One key concept in the letter that is extremely pertinent to papal thinking, but which has probably been overlooked by much of the [religiously challenged] secular press is the Pope's rejection of clericalism. When the parish priest read out the papal statement at mass this week I was delighted to hear the world's top Christian cleric damning clericalism and citing it as part of the abuse crisis, for it was one of the issues that began to concern me when I was at theological college, when I realized that some clerics were deeply into power and saw the laity and the public in general as there to be ordered around. I did not like it and have always disapproved of the use of religion or the church as a means of gaining status and power.
So what is clericalism? It is an "us and them" mentality in which the clerics regard themselves as a privileged elite. This elite demand subservience from the laity, exercise power over them and often reap the ensuing economic rewards. This power is religious in nature, but can become tied into political structures, and the blend between religious and political power is potentially toxic and destructive. We have seen the damage that has been done to the Irish church by its grave mistake of accepting De Valera's poisoned chalice of a role in the state. Clerics and politicians in cahoots with each other in comfortable networks of cronyism and mutual self-interest! Not good, destructive, and the consequences for state and church have been disastrous. Established churches are particularly vulnerable to this kind of unholy alliance, and they are places where abuse can thrive.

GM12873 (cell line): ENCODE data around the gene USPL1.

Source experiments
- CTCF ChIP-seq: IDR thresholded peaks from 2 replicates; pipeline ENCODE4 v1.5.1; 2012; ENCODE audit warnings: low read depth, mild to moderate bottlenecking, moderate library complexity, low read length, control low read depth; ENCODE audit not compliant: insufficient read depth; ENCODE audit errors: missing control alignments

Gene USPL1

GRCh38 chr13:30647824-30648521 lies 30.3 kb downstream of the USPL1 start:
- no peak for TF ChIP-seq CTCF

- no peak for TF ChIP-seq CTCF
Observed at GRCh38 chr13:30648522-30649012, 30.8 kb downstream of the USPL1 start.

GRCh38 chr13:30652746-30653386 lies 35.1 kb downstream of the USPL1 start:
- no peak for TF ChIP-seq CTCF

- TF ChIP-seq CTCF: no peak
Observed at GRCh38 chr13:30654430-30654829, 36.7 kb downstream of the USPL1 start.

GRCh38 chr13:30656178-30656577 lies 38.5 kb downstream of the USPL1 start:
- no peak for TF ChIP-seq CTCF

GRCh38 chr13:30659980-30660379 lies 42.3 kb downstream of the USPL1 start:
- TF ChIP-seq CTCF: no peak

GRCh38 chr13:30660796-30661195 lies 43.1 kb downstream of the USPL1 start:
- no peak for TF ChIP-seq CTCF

George Bernard Shaw once said that professions are a conspiracy against the public. I am not a great fan of Shaw, but he may have stumbled upon a significant truth, at least where some people are concerned. The clerical life, the religious ministry, must exist as a mean of service, but in the case of those infected by clericalism it takes the form of a commitment to a self-interest group in which members look after each other. We saw this in the way in which clerics covered up the abuse perpetrated by other clerics, looking after their pals while the abuse of vulnerable laity went unchecked.
Pope Francis is fiercely critical. "...When we have replace...silence..ignore...reduce the People of God to small elites we are creating communities, projects, theological approaches, spiritualities and structures without roots, without memories, without faces, without bodies and ultimately without lives." He proceeds to say that clericalism is a nullification of the baptismal grace that the Holy Spirit has placed in the soul. By this he means that by presenting themselves as the elite of Christians they are belittling the Christianity of the lay folk and ultimately laying the ground for abuse to take place. By undermining clericalism the Pope is hacking away at the rationale that underpins the networks in which abuse thrives. I regard this authoritative letter as making a long-term contribution to the Catholic theology of ministry.